Abandon Text!

W. H. Auden once said: "Poems are not finished; they are abandoned." I have been abandoning writing projects for many years, since only the pressure of deadline and high expectations ever got me to finish, or even start, anything of merit. This blog is an attempt to create a more consistent, self-directed writing habit. Hopefully a direction and voice will emerge.

Monday, January 08, 2007

In Slavery is Perfect Freedom

So, when you're a workaholic and you've hit bottom, what do you do? Probably the greatest thing the recovery movements have accomplished is that they have drilled the first step into the collective psyche of the culture: "Admit you have a problem. Acknowledge that you are powerless over the addiction and seek help." Or something like that. There's a "higher power" in there somewhere, too, but without flipping to Wikipedia I know the geist of the process: surrender.

So I did. I called my boss and told him that I was compulsively working. He took exactly the right tone: "Well, you could just not take a vacation. I don't think that's the very good option, though." I called the client, told them I couldn't deliver on time. They accepted it . . . actually, I lot easier than I expected. I managed to get through the second week of my vacation with a minimum a job-related strain: a few phone calls, a specification document, nothing too taxing.

I met with Harry for lunch later that week, and we talked about our goals for the coming year. I told Harry something you rarely tell your boss: "I want to work less this year." He knew what I meant, which is the measure of what a great manager he is. He was struggling with work balance issues himself, since running the business and selling the services was still the work of two people instead of one. There were some things we could immediately agree on: schedule a real vacation, one where you pay money to go away for a week, and don't take the computer. "If you were in the Himalayas, we wouldn't have to have this conversation. You'd be on vacation, and that would be that."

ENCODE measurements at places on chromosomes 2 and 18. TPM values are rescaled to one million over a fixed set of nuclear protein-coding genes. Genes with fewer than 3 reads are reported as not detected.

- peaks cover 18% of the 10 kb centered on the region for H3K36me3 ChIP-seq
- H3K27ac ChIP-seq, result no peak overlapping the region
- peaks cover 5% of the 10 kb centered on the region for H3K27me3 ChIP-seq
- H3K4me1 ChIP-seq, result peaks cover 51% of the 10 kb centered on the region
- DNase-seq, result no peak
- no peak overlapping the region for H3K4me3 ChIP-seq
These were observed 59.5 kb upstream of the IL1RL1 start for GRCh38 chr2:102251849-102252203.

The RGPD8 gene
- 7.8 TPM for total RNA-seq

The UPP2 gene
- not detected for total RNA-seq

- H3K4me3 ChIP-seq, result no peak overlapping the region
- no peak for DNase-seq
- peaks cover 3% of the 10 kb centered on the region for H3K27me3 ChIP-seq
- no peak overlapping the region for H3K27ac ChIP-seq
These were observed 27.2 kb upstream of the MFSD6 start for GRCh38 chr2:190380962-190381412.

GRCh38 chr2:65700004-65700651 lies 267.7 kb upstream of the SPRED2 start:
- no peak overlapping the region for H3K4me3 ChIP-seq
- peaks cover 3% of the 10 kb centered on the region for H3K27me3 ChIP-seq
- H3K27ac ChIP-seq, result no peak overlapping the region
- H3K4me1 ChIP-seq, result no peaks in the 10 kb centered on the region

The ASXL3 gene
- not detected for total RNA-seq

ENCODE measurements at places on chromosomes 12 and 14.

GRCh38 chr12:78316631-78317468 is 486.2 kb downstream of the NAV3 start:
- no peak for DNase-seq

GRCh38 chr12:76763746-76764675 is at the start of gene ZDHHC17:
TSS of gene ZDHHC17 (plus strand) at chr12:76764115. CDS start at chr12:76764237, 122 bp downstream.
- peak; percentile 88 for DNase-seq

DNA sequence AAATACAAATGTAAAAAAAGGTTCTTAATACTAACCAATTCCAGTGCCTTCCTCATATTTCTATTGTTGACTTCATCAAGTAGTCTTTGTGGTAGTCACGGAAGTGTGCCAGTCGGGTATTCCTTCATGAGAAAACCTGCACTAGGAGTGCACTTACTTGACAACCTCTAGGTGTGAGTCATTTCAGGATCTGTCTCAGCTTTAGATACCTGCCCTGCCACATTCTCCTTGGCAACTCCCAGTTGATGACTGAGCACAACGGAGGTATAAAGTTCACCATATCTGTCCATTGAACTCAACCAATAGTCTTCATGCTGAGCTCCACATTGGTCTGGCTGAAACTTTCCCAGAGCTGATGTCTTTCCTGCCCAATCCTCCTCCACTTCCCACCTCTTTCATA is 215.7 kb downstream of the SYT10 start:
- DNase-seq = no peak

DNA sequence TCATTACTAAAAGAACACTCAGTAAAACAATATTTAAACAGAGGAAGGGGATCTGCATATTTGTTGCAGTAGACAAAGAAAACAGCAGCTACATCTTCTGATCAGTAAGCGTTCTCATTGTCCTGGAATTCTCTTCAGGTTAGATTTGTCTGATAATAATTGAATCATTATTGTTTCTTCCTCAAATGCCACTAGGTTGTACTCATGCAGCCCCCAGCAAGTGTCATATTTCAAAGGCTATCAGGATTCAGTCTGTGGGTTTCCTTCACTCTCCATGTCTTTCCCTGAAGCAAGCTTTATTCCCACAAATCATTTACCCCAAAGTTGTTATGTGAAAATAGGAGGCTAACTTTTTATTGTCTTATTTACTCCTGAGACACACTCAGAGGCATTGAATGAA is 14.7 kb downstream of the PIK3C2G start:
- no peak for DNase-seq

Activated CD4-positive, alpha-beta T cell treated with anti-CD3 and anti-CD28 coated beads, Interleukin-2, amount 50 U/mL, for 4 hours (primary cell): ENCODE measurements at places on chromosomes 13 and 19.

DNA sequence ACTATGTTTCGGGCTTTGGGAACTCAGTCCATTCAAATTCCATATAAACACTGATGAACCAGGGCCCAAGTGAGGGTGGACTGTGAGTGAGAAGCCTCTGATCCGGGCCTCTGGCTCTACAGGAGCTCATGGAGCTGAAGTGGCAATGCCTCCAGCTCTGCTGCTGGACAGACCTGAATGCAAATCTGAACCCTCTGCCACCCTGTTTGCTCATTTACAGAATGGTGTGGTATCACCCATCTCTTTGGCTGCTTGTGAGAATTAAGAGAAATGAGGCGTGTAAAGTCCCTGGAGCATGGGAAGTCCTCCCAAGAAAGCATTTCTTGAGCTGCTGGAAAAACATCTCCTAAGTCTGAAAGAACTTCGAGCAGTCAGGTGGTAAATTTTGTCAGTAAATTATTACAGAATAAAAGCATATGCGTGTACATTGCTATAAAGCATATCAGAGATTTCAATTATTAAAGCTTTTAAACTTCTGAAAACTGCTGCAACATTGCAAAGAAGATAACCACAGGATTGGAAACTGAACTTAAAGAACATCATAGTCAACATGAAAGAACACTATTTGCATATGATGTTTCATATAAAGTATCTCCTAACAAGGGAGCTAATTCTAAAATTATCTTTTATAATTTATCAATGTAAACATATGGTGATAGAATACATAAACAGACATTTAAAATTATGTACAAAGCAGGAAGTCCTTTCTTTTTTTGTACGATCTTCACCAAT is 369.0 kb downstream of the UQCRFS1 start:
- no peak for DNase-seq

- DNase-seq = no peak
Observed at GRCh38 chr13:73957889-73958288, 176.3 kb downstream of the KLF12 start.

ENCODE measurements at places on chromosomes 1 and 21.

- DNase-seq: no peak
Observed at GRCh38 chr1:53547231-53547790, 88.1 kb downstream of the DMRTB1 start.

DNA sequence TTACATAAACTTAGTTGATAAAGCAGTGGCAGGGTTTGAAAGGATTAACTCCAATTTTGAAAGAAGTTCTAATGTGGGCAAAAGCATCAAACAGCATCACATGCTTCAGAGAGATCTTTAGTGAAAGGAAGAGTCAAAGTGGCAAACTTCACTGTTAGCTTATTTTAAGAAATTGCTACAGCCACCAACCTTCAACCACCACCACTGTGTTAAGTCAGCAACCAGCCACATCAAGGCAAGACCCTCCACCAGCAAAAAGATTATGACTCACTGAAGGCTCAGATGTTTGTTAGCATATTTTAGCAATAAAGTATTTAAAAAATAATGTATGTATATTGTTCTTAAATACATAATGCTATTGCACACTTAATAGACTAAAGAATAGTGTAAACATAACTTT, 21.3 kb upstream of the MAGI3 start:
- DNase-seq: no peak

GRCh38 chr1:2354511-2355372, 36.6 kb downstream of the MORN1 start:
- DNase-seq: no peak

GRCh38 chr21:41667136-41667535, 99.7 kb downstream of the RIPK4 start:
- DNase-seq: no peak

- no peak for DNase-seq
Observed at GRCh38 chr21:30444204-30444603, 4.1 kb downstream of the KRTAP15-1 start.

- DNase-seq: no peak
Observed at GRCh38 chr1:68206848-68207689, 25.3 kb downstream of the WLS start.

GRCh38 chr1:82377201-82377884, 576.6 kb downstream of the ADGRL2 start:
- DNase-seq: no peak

We disagreed somewhat on the systemic cure. "I remember once," Harry said, "on a Dr. Phil episode, there was this girl who was always late to everything. Fifteen minutes late, two hours late, but always late, to absolutely everything. I thought Dr. Phil would tell her that she was obsessive or something, that she couldn't stop before something was finished, or something like that. Instead he told her, 'I think your problem is arrogance. Whatever you happen to be doing right now is more important than anyone else in your life, and that's arrogant.' I was stunned, it was so unexpected. She was a nice girl, sweet and soft-spoken ... but I think he was probably right. He went after the psychological motivation that made her that way. He treated the disease rather than the symptom. That's what you've got to do. You've got to figure out what it is about your thinking that makes you overcommit."

"Yes," I agreed, "but knowing what's wrong with you, and changing the way you act, are two entirely different things." This wasn't merely rhetorical, but scientific fact; researchers have studied the process and saw that conscious understand and decision-making really were in two separate parts of the brain. People with damaged decision-making centers could recognize pro and con for any decision, but could not bring themselves to act on it. Addictive personalities showed similar symptoms: they usually knew exactly why what they were doing was destructive, but they couldn't stop doing it.

"I know where it comes from," I said. "I've done the whole self-knowledge thing long enough to know. But I've tried to think differently for the last ten years, and it hasn't worked. I need to act differently, and trust that the thinking will follow. And I don't think I can act differently on my own. I need to give up some control."

As I drove home, I knew what I would have to do. I would have to make a Schedule, with a capital "S". If I couldn't trust myself to make the right time-management decision in the moment, I would have to take away right to do so. I felt like a fugitive driving to the police station to turn myself in. The heaviness of dread was miraculously suspended from a single wire of hope, whispering, "Thank God, at last, it's over."



Blogger Bob said...


This sentence -- The heaviness of dread was miraculously suspended from a single wire of hope, whispering, "Thank God, at last, it's over."-- is golden.

I've been enjoying your reflections.


10:42 AM  

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